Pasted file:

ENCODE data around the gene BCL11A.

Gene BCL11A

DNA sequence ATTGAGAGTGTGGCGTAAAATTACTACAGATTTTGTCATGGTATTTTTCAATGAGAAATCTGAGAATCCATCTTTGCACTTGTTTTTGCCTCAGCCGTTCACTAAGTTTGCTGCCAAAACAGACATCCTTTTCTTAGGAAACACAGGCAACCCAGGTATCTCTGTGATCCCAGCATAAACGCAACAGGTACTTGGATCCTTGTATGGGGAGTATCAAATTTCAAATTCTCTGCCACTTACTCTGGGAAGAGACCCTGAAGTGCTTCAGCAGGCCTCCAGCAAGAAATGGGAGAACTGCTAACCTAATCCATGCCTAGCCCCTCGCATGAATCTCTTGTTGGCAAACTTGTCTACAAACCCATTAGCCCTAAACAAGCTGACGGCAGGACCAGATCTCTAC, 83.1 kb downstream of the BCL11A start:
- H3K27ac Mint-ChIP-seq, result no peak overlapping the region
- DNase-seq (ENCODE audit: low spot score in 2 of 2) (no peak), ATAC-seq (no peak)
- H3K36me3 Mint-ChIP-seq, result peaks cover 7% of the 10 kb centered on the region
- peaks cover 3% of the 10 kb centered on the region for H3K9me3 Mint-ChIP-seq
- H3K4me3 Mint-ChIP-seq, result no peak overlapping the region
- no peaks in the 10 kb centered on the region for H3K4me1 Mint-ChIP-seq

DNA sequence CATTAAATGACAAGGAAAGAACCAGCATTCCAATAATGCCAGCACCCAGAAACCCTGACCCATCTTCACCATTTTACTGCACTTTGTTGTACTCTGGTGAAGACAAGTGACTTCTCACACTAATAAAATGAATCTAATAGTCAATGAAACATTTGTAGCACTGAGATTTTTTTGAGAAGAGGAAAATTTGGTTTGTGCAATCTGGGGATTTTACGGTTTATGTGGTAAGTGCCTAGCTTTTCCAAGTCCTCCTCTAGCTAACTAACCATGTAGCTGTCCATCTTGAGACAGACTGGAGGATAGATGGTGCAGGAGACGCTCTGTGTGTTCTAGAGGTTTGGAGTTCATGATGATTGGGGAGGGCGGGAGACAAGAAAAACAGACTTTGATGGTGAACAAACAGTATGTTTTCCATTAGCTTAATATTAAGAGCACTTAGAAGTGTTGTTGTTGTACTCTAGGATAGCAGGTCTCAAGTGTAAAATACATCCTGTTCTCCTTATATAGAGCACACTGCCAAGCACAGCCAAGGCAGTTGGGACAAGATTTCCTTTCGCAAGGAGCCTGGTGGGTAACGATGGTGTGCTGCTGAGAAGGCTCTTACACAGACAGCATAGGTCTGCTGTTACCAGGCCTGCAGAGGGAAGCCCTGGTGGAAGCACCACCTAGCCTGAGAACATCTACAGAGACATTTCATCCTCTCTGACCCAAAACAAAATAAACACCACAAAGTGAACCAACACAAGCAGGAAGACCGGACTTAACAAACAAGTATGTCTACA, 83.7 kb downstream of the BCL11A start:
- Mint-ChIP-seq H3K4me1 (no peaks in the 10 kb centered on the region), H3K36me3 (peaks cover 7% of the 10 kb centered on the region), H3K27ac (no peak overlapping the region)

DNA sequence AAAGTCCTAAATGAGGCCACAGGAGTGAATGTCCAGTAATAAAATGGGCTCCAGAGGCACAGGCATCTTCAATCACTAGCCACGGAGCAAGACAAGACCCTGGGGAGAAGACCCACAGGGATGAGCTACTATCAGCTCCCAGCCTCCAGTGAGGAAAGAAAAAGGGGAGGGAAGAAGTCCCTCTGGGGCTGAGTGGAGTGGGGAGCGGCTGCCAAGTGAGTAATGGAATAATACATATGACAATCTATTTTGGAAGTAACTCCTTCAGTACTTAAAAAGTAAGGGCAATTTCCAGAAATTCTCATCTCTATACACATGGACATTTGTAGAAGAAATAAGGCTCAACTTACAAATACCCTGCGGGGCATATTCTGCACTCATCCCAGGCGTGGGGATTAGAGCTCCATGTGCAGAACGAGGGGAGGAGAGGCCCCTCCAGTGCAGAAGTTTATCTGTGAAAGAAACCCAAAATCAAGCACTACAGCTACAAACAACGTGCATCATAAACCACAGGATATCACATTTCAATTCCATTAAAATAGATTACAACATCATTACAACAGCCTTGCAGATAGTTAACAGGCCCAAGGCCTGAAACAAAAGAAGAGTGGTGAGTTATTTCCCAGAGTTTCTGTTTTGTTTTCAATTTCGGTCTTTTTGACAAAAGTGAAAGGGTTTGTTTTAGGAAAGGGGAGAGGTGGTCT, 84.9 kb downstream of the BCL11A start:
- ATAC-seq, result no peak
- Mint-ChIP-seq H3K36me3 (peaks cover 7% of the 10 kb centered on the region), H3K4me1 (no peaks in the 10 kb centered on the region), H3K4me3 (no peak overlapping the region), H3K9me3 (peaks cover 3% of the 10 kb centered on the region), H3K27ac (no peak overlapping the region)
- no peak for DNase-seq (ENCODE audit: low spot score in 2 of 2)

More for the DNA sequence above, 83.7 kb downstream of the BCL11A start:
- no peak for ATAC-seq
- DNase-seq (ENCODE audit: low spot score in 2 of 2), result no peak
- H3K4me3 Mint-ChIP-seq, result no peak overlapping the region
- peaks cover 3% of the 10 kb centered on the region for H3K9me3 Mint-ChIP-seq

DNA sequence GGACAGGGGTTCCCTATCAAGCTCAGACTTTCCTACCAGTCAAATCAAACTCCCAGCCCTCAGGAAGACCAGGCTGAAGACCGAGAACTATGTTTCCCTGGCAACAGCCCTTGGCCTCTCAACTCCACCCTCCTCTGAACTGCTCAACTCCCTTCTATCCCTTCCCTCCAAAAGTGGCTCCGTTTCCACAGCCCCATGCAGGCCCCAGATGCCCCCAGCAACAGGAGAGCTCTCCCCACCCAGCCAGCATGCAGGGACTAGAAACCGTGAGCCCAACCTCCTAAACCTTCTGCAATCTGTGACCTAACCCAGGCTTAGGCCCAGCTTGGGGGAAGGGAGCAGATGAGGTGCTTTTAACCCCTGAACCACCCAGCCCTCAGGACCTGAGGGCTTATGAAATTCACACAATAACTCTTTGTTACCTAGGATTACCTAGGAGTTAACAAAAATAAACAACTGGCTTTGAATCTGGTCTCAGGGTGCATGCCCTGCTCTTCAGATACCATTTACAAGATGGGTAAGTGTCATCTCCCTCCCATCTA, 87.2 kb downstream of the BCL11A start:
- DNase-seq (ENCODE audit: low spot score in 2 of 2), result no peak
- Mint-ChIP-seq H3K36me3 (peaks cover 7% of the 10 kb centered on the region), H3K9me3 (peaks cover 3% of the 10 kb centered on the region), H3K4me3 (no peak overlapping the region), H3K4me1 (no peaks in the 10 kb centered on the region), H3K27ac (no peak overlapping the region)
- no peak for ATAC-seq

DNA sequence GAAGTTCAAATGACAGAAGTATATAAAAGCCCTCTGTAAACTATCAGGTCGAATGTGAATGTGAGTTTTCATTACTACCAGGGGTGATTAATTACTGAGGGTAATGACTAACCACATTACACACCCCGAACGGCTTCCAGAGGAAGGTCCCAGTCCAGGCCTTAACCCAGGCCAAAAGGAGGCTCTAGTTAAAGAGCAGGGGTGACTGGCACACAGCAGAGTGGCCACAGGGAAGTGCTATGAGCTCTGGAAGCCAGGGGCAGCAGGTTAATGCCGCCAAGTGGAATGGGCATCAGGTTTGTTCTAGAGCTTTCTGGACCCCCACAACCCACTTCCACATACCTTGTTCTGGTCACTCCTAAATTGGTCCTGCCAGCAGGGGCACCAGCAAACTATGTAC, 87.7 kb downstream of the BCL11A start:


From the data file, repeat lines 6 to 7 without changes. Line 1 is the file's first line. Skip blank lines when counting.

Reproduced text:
- H3K36me3 Mint-ChIP-seq, result peaks cover 7% of the 10 kb centered on the region
- peaks cover 3% of the 10 kb centered on the region for H3K9me3 Mint-ChIP-seq